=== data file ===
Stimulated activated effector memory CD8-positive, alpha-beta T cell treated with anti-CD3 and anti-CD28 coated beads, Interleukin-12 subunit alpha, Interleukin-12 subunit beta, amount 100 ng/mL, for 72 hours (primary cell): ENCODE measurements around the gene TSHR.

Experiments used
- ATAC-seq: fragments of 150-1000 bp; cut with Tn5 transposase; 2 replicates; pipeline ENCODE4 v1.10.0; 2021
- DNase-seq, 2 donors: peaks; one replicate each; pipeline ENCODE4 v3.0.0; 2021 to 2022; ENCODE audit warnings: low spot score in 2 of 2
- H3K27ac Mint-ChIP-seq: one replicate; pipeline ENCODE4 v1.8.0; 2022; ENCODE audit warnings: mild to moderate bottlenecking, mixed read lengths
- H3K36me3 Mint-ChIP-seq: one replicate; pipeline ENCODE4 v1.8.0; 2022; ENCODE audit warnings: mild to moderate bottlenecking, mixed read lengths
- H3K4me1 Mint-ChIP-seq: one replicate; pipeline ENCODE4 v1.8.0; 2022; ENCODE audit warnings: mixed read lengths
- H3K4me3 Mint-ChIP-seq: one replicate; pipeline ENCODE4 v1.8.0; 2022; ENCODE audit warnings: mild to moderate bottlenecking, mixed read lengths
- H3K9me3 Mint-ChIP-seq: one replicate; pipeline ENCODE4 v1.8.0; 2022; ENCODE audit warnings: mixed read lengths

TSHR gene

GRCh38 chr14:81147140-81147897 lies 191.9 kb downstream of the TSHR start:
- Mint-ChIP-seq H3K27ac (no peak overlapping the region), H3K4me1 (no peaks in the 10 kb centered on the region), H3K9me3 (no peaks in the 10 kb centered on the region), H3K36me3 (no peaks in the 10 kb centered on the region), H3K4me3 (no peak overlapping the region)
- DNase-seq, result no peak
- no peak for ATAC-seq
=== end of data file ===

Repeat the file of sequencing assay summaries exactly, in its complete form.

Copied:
Stimulated activated effector memory CD8-positive, alpha-beta T cell treated with anti-CD3 and anti-CD28 coated beads, Interleukin-12 subunit alpha, Interleukin-12 subunit beta, amount 100 ng/mL, for 72 hours (primary cell): ENCODE measurements around the gene TSHR.

Experiments used
- ATAC-seq: fragments of 150-1000 bp; cut with Tn5 transposase; 2 replicates; pipeline ENCODE4 v1.10.0; 2021
- DNase-seq, 2 donors: peaks; one replicate each; pipeline ENCODE4 v3.0.0; 2021 to 2022; ENCODE audit warnings: low spot score in 2 of 2
- H3K27ac Mint-ChIP-seq: one replicate; pipeline ENCODE4 v1.8.0; 2022; ENCODE audit warnings: mild to moderate bottlenecking, mixed read lengths
- H3K36me3 Mint-ChIP-seq: one replicate; pipeline ENCODE4 v1.8.0; 2022; ENCODE audit warnings: mild to moderate bottlenecking, mixed read lengths
- H3K4me1 Mint-ChIP-seq: one replicate; pipeline ENCODE4 v1.8.0; 2022; ENCODE audit warnings: mixed read lengths
- H3K4me3 Mint-ChIP-seq: one replicate; pipeline ENCODE4 v1.8.0; 2022; ENCODE audit warnings: mild to moderate bottlenecking, mixed read lengths
- H3K9me3 Mint-ChIP-seq: one replicate; pipeline ENCODE4 v1.8.0; 2022; ENCODE audit warnings: mixed read lengths

TSHR gene

GRCh38 chr14:81147140-81147897 lies 191.9 kb downstream of the TSHR start:
- Mint-ChIP-seq H3K27ac (no peak overlapping the region), H3K4me1 (no peaks in the 10 kb centered on the region), H3K9me3 (no peaks in the 10 kb centered on the region), H3K36me3 (no peaks in the 10 kb centered on the region), H3K4me3 (no peak overlapping the region)
- DNase-seq, result no peak
- no peak for ATAC-seq